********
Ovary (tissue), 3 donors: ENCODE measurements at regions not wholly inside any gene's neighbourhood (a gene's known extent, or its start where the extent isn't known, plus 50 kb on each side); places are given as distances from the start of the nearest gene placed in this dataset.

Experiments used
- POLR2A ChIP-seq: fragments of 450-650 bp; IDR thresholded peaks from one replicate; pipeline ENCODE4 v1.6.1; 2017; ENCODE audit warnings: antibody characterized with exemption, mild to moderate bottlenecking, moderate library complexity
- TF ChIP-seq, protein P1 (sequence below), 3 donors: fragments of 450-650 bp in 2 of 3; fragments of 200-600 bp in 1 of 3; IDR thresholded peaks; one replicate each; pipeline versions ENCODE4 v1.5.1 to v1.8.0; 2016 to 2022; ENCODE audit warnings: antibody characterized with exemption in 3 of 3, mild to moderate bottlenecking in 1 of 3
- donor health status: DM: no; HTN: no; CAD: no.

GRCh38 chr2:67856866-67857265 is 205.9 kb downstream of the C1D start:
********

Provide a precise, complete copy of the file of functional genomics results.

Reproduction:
Ovary (tissue), 3 donors: ENCODE measurements at regions not wholly inside any gene's neighbourhood (a gene's known extent, or its start where the extent isn't known, plus 50 kb on each side); places are given as distances from the start of the nearest gene placed in this dataset.

Experiments used
- POLR2A ChIP-seq: fragments of 450-650 bp; IDR thresholded peaks from one replicate; pipeline ENCODE4 v1.6.1; 2017; ENCODE audit warnings: antibody characterized with exemption, mild to moderate bottlenecking, moderate library complexity
- TF ChIP-seq, protein P1 (sequence below), 3 donors: fragments of 450-650 bp in 2 of 3; fragments of 200-600 bp in 1 of 3; IDR thresholded peaks; one replicate each; pipeline versions ENCODE4 v1.5.1 to v1.8.0; 2016 to 2022; ENCODE audit warnings: antibody characterized with exemption in 3 of 3, mild to moderate bottlenecking in 1 of 3
- donor health status: DM: no; HTN: no; CAD: no.

GRCh38 chr2:67856866-67857265 is 205.9 kb downstream of the C1D start: